(Headline USA) Oregon‘s first-in-the-nation law that decriminalized the possession of heroin, cocaine and other illicit drugs is facing strong pushback in the progressive state after an explosion of public drug use and a surge in deaths from opioids, including those of children.
“The inability for people to live their day-to-day life without encountering open-air drug use is so pressing on urban folks’ minds,” said John Horvick, vice president of polling firm DHM Research. “That has very much changed people’s perspective about what they think Measure 110 is.”
When the law was approved by 58% of Oregon voters three years ago, supporters championed Measure 110 as a revolutionary approach that would transform addiction by minimizing penalties for drug use and investing instead in recovery.
But even top Democratic lawmakers who backed the law, which will likely dominate the upcoming legislative session, say they’re now open to revisiting it after the biggest increase in synthetic opioid deaths among states that have reported their numbers.
The cycle of addiction and homelessness spurred by fentanyl is most visible in Portland, where it’s not unusual to see people shooting up in broad daylight on busy city streets.
“Everything’s on the table,” said Democratic state Sen. Kate Lieber, co-chair of a new joint legislative committee created to tackle addiction. “We have got to do something to make sure that we have safer streets and that we’re saving lives.”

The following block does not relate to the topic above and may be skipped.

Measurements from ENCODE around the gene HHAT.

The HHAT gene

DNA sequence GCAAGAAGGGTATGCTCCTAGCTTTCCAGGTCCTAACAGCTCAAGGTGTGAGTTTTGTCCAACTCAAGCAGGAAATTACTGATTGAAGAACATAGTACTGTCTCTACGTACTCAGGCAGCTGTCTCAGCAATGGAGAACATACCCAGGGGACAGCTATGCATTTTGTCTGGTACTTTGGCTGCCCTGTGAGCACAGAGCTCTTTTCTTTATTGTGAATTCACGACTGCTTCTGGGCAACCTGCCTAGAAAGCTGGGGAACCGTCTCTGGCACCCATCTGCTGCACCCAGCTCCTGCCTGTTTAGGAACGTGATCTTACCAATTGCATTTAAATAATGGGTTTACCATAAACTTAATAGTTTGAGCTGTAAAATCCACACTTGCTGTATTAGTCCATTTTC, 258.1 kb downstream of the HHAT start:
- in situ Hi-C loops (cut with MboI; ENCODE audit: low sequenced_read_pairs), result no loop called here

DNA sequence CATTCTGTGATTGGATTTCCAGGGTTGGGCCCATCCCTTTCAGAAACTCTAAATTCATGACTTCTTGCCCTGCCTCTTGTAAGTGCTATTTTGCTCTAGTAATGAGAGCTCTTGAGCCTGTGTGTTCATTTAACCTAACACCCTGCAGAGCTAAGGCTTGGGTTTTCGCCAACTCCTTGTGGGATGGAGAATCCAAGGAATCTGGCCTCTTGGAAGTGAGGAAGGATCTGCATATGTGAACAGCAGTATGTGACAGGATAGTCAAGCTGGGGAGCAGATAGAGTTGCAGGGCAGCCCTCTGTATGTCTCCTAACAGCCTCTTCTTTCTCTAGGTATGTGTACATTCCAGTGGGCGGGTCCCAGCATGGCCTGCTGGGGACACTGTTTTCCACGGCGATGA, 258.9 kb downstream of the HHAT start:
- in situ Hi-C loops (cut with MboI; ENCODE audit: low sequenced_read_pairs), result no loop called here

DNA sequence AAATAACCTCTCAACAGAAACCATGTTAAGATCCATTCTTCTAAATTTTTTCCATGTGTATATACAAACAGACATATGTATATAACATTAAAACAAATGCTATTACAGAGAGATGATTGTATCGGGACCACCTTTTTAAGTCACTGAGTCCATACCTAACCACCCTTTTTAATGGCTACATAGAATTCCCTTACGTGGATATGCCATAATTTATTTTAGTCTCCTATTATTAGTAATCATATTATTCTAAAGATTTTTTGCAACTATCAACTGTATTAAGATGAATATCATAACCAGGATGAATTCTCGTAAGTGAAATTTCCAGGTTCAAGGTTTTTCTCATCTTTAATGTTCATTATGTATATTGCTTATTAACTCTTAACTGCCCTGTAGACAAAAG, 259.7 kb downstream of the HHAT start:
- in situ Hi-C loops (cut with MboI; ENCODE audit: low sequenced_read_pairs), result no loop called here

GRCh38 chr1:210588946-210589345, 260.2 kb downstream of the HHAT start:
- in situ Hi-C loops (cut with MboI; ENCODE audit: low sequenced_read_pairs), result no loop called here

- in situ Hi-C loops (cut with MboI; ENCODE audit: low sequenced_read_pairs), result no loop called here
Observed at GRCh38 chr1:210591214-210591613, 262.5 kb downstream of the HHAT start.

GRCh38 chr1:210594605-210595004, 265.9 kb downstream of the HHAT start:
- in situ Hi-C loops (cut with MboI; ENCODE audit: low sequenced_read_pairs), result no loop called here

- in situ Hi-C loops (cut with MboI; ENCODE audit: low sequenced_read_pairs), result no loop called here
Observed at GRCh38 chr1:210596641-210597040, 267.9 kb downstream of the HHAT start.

Measure 110 directed the state’s cannabis tax revenue toward drug addiction treatment services while decriminalizing the possession of so-called “personal use” amounts of illicit drugs. Possession of under a gram of heroin, for example, is only subject to a ticket and a maximum fine of $100.
Those caught with small amounts of drugs can have the citation dismissed by calling a 24-hour hotline to complete an addiction screening within 45 days, but those who don’t do a screening are not penalized for failing to pay the fine. In the first year after the law took effect in February 2021, only 1% of people who received citations for possession sought help via the hotline, state auditors found.
Critics of the law say this doesn’t create an incentive to seek treatment.
Republican lawmakers have urged Democratic Gov. Tina Kotek to call a special session to address the issue before the Legislature reconvenes in February. They have proposed harsher sanctions for possession and other drug-related offenses, such as mandatory treatment and easing restrictions on placing people under the influence on holds in facilities such as hospitals if they pose a danger to themselves or others.
“Treatment should be a requirement, not a suggestion,” a group of Republican state representatives said in a letter to Kotek.
Law enforcement officials who have testified before the new legislative committee on addiction have proposed reestablishing drug possession as a class A misdemeanor, which is punishable by up to a year in jail or a $6,250 fine.
“We don’t believe a return to incarceration is the answer, but restoring a (class A) misdemeanor for possession with diversion opportunities is critically important,” Jason Edmiston, chief of police in the small, rural city of Hermiston in northeast Oregon, told the committee.
Estimates from the U.S. Centers for Disease Control and Prevention show, among the states reporting data, Oregon had the highest increase in synthetic opioid overdose fatalities when comparing 2019 and the 12-month period ending June 30, a 13-fold surge from 84 deaths to more than 1,100.
Among the next highest was neighboring Washington state, which saw its estimated synthetic opioid overdose deaths increase seven-fold when comparing those same time periods, CDC data shows.
Adapted from reporting by the Associated Press